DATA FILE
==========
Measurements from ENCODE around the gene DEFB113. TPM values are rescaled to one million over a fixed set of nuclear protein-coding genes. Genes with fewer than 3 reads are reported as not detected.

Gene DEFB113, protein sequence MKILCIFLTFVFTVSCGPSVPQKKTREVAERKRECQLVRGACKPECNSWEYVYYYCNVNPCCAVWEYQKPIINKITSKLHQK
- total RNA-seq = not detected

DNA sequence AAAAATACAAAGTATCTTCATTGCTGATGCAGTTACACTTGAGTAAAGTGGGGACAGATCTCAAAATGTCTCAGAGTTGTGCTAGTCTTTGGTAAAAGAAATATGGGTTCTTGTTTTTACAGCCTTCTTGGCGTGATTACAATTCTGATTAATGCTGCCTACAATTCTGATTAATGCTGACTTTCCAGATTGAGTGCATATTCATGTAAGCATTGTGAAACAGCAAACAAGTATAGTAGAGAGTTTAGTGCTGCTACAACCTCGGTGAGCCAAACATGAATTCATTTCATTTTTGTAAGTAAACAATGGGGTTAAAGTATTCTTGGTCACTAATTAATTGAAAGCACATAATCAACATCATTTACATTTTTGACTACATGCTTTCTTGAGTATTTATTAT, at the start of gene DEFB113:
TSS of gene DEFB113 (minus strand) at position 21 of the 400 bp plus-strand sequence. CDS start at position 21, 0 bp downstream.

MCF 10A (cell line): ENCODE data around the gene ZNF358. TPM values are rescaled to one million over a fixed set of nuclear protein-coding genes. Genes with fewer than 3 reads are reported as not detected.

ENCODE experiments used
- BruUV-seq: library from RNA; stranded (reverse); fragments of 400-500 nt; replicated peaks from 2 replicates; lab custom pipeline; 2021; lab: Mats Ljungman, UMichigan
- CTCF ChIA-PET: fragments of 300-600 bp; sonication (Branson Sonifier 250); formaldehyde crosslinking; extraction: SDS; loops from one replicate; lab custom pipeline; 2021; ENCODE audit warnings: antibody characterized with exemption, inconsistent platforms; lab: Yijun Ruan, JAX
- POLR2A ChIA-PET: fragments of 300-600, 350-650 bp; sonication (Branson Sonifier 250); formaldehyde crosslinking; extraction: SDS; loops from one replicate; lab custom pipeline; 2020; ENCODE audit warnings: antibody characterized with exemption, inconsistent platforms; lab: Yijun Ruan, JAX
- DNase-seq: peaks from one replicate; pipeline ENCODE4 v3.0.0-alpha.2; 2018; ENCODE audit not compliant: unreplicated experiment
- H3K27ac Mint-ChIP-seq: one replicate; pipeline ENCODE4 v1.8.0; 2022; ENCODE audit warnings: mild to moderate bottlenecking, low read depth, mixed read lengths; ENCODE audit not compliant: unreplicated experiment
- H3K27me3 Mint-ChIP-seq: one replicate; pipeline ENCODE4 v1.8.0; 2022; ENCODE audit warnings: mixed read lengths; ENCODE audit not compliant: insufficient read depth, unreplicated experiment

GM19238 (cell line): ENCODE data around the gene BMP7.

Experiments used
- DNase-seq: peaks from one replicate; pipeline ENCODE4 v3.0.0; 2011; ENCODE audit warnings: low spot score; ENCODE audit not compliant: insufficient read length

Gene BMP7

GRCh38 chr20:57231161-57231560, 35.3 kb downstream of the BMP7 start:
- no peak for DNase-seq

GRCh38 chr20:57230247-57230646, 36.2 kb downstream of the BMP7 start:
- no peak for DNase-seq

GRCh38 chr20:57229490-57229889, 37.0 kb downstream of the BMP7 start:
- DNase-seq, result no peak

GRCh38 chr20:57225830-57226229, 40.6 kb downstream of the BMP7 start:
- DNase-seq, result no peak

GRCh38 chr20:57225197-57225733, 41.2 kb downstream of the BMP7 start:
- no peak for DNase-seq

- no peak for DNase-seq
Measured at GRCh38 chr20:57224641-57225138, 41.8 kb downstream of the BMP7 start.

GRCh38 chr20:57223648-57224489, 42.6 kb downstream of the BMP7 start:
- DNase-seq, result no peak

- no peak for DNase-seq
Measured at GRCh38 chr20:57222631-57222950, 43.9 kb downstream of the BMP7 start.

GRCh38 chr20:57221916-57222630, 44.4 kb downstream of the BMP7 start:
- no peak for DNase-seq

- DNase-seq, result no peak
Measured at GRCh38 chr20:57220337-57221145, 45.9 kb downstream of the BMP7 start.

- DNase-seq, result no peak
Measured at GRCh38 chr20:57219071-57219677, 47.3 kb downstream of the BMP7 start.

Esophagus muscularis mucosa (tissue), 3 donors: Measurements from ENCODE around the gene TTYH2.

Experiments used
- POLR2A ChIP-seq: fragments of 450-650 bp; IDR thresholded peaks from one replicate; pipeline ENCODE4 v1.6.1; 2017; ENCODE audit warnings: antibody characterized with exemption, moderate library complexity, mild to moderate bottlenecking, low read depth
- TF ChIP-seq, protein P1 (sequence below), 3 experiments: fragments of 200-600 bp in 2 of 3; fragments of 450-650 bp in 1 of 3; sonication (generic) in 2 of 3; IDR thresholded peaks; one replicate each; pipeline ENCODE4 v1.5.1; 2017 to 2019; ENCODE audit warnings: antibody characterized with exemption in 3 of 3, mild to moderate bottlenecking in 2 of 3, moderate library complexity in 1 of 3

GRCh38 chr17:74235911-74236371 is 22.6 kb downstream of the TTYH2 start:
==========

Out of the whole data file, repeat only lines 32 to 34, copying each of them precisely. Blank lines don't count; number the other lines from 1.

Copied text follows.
- no peak for DNase-seq
Measured at GRCh38 chr20:57222631-57222950, 43.9 kb downstream of the BMP7 start.

GRCh38 chr20:57221916-57222630, 44.4 kb downstream of the BMP7 start: